Also, taxes need to be considered. Many times S-Corp taxation (probably what your corporation is taxed under) is not good for owning title to real estate unless you're in the active home flipping / building business.

    A good estate plan should intertwine with your business and asset protection planning. More than just a trust is needed to take care of your estate for your 3 adult children.

    I hope Cedar Creek is finally full; I haven't made it out to my parent's place in Trinidad in awhile.

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  • How to collect if I win Summary Judgment against a two Defendants?

    if 2 defendants were found equally liable for $1500 for breach of contract. How do I collect? can I collect $500 from one and the rest from the other? or should it be exactly an equal amount? Can I hit their bank with a levy of $1500 each and get...

    James’s Answer

    Mr. Walton is right. You can't collect double.

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  • Can a lawyer be held accountable for an estate going to probate because she failed to ensure anything ever was put in the trust?

    A lawyer was hired to draft a trust for my parents. Nothing was ever put in the trust. Upon my latest parent passing, his will was probated which ended up costing the estate about $20,000 more than the trust would have and has caused a four year d...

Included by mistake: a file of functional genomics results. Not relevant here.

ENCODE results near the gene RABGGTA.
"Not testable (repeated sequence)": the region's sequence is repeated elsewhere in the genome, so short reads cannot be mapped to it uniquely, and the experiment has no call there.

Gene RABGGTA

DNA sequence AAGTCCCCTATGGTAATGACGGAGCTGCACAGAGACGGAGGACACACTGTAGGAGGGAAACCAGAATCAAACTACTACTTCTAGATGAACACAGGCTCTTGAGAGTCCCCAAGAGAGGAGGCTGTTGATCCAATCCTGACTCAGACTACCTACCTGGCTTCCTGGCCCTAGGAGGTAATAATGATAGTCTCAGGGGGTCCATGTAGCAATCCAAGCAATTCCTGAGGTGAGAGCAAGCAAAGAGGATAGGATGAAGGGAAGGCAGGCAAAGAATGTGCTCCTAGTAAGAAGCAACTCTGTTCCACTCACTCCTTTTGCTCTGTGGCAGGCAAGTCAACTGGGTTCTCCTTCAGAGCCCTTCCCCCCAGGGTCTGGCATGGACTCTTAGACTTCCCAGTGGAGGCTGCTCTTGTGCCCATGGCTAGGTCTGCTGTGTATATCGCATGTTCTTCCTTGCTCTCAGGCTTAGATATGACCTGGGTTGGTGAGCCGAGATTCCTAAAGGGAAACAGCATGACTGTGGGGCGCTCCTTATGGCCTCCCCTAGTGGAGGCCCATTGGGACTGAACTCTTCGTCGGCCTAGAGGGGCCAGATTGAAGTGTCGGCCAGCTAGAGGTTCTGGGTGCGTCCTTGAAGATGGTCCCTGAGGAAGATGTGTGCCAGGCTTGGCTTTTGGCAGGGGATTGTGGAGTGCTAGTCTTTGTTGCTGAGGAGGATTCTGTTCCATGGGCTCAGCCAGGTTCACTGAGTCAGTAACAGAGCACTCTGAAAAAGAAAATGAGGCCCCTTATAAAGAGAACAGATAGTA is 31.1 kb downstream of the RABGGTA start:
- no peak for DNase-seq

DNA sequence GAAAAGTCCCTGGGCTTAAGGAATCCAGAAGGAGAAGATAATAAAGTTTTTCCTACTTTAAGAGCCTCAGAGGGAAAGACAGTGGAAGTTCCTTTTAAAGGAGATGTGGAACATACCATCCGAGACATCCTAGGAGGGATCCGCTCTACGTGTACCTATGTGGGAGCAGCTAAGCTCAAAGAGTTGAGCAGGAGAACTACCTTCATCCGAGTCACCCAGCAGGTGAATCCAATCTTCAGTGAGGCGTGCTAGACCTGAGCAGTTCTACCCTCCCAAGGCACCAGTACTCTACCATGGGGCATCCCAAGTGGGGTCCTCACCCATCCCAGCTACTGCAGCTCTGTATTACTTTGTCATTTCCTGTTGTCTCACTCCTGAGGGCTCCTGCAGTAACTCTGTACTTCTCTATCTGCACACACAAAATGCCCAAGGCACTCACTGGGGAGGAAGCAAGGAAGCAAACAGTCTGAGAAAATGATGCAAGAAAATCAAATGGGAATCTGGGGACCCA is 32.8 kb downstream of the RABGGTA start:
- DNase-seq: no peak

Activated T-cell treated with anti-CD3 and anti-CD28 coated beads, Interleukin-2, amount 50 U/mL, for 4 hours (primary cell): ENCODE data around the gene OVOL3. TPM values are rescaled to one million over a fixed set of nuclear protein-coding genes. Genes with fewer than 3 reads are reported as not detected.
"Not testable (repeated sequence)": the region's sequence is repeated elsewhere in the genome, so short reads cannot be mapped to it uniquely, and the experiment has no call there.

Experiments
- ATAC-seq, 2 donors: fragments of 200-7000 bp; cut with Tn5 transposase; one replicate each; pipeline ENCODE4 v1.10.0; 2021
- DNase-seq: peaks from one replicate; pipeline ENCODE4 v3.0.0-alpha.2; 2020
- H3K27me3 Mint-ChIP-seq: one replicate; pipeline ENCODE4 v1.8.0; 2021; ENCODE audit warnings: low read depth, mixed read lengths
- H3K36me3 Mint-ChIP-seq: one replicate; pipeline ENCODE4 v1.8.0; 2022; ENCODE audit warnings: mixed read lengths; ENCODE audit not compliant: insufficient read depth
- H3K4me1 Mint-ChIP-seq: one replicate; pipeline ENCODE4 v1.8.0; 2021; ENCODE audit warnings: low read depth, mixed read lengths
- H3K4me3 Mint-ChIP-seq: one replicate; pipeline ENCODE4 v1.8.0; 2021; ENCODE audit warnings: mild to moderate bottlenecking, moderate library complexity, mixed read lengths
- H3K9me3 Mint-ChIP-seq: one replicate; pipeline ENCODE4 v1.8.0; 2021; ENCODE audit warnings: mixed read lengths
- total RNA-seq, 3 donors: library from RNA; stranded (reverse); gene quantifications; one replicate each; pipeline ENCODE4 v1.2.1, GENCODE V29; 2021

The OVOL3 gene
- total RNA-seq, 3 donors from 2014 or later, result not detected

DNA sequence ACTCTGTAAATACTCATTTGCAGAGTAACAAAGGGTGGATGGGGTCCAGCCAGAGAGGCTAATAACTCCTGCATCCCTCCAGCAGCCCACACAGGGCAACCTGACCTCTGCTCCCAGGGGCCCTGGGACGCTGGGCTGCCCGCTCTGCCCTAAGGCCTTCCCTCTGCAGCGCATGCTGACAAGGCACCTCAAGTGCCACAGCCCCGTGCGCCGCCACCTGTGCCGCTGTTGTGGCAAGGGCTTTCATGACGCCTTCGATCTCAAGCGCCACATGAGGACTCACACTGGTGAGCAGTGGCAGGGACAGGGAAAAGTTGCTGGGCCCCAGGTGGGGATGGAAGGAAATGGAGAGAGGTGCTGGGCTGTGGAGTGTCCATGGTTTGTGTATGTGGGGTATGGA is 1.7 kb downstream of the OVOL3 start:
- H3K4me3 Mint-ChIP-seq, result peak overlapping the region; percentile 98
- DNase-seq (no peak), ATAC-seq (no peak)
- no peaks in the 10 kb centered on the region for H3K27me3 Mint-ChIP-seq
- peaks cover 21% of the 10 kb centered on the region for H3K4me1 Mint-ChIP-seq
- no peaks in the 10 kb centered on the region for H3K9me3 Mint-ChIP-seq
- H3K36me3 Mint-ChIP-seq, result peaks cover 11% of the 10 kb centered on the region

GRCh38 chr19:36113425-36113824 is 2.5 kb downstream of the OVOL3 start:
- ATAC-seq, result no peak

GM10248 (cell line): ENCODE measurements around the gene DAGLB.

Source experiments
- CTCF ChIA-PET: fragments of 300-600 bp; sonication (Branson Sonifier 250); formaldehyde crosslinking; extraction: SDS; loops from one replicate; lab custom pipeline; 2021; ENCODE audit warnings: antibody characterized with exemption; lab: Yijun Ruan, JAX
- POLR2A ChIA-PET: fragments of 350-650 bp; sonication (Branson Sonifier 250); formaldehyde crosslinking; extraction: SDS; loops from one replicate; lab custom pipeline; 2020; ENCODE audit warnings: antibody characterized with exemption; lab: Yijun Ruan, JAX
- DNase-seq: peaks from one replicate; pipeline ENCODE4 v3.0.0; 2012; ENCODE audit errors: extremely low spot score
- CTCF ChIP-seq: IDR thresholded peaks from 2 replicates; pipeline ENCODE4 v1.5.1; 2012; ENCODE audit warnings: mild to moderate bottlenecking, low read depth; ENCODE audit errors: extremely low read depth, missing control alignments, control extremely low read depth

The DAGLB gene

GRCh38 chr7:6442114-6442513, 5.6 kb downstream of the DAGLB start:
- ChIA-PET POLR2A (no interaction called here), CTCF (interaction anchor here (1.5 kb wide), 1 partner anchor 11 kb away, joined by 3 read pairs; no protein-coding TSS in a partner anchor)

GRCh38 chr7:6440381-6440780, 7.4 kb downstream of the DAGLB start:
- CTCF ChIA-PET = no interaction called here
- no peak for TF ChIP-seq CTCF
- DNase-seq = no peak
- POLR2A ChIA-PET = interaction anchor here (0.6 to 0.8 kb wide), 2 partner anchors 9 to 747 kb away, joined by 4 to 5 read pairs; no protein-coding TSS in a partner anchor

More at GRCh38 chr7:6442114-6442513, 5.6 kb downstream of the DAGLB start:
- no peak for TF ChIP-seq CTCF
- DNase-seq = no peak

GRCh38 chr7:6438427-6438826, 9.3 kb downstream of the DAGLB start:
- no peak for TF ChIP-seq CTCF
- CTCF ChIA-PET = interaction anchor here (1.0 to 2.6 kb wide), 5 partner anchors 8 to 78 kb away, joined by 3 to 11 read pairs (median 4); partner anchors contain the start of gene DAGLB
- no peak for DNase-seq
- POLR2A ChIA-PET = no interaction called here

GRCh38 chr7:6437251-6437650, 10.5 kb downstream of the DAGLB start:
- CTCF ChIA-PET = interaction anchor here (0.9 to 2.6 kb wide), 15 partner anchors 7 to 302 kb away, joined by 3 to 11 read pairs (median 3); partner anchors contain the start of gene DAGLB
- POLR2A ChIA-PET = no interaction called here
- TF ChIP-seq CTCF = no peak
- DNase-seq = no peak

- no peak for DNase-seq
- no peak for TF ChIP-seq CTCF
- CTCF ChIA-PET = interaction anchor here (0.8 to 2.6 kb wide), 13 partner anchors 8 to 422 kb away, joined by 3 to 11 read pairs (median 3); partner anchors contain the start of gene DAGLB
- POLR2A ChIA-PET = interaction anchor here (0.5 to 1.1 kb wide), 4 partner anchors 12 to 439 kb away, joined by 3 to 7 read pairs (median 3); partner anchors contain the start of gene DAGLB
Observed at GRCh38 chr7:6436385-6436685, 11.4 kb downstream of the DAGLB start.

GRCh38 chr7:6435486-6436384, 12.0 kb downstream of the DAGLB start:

James’s Answer

    First, $20,000 to probate an estate in TX is pretty high if there was no contest. And a four year delay makes no sense either. You might want to check to see if your attorney's hourly rate is reasonable. Probate hourly rates are usually lower than other litigation areas.

    Second: it's very common for people to not properly fund the trust, usually because they want to do it themselves instead of paying the lawyer to do it. Any lawyer worth half his salt doing a living trust will have built into the fee agreement or a closing letter that property has to be funded into the trust for the trust to do anything. So, my guess is that no, you won't be able to go after the other lawyer. But, you should hire your own probate lawyer to review the facts and see what's going on.

    I'm worried that the current probate lawyer is doing something wrong or strange.